I’m striking — like most others I know — without much hope or expectation that it will effect change
. After all, in the past four years UCU’s ballot papers asking me to support industrial action have landed so regularly on my doorstep they’re more ritual than revolution. I’ve also yet to manage to withdraw my labour in a way that inconveniences anyone other than myself. Unless a strike can be called between 2 and 4 on a Tuesday, the work I won’t get done on any one day is the work I want
to do, not the work other people need me to do.
Flexibility and independence are my greatest joys as an academic: but they rather dilute the impact of one-day industrial action on other people.
So why strike? Why strike, if it will change little and perhaps not even be noticed beyond an out-of-office email reply? In part it’s because it’s a question of principle: there are well-reasoned, persuasive arguments that pay agreements in higher education are not fair. It’s also, of course, because strikes are a collective action. But this is not simply some automatic union-member reflex. Choosing to join a strike demands personal conviction – especially when there’s no personal injury involved.
As in this case. For this strike – over the need for fair pay in higher education – is not really about me. I earn more than 75% of the UK population
: I have a permanent job. I have a final salary pension
(just) and sick pay and paid holiday. Equally important is the freedom I have to pursue my own research — and research funding.
Yet higher education in the UK has become a pyramid scheme, and even if I’ve climbed up beyond the precipice, it gives me no right to forget that the structure supporting me is one propped up by casualised labour
. More and more p
oorly paid teaching fellows and temporary lecturers are dependent upon the precarious favours of patron-professors for their continued employment. I was there not so long ago: many friends are still stuck in the cycle.
Yet these cycles of exploitation are increasingly integral to University strategy, as expansions into new student markets – especially at the graduate level – are built on cheap labour underpinning the expensive glamour of a few crowd-pleasing “superstars”, whose pay is increasingly untied from any kind of national pay agreement at all.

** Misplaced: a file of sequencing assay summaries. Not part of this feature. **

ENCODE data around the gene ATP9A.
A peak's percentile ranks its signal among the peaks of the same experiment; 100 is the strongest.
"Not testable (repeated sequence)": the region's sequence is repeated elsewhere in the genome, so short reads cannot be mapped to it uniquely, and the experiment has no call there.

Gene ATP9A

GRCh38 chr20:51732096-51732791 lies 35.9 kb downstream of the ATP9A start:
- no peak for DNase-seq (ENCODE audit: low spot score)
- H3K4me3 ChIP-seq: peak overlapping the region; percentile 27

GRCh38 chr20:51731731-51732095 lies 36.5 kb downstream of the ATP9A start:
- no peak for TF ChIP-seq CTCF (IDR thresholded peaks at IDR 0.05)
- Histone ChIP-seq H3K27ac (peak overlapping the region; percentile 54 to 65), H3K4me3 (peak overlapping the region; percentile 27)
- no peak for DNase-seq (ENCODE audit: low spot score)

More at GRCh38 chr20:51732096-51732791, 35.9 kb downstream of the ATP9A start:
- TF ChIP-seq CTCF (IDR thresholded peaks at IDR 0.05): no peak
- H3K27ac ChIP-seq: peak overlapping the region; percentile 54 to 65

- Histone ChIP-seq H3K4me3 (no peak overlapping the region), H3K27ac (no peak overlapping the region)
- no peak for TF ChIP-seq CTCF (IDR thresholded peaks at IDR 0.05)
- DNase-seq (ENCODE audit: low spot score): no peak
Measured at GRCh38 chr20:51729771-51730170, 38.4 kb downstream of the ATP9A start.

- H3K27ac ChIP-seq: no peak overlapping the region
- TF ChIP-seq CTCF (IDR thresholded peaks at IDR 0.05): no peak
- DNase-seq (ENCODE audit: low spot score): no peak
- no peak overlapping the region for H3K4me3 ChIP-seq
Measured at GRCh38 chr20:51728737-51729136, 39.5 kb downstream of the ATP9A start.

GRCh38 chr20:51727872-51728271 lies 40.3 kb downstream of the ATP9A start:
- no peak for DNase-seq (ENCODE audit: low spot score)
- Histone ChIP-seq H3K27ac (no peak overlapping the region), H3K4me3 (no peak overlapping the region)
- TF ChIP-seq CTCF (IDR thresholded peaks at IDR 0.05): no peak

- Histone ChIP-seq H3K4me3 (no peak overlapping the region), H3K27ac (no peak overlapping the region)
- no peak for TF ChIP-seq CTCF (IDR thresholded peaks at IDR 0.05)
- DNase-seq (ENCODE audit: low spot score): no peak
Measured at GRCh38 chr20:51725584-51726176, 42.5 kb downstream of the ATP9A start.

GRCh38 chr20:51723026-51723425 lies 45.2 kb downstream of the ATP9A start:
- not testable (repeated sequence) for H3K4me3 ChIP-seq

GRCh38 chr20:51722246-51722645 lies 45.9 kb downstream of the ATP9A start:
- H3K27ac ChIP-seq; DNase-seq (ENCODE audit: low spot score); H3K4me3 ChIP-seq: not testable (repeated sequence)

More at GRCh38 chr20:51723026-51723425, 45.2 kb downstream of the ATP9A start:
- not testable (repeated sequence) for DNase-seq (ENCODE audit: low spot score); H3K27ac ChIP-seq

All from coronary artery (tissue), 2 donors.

Superstars, unfortunately, who often appear like shooting stars: blink, and you’ll miss them, as they head out on another research buyout/sabbatical/book tour.
This growing inequality within higher education’s hierarchies mirrors the widening inequality gap in British society as a whole. An elite enjoys disproportionate spoils: the majority are left only with less power and more uncertainty. This makes me angry: this enough is reason to strike.
But the casualization of academic labour is just one part of a much broader search for profit in higher education. In my more cynical moments, I can’t shake the feeling that I’m sometimes selling students a bulk-buy product that can’t possibly deliver on its marketing claims. Qualifications are more than the paper they’re written on. Yet too often I wonder whether the real value of a degree, often taught in the harried margins of professors’ and tutors’ time – equates to the months of time and effort and tens of thousands of pounds in money it has cost the student.
All this leaves me disquieted, unsettled. Fair pay in higher education is certainly a just cause. But a meaningful end to the dispute – one that isn’t simply negotiation and counter-negotiation over numbers – depends on all of us asking bigger questions about the chances in Higher Education. Who should research – and who should teach? Who do we want them to educate – and why? What – ultimately – do we want universities to be for?
Of course the business of higher education can’t take place in an economic vacuum. But nor need it be driven by profit over principle. So I’m on strike today not just for pay or pension – though neither fair wages nor security of tenure are excessive demands. I’m also striking today because I believe that if we don’t stand up now, the Universities I still love – the universities that taught me about power and politics and justice and aspiration, and still often astonish me as places of extraordinary creativity and learning – may well disappear, hidden behind a thousand paywalls, accessible only to the few.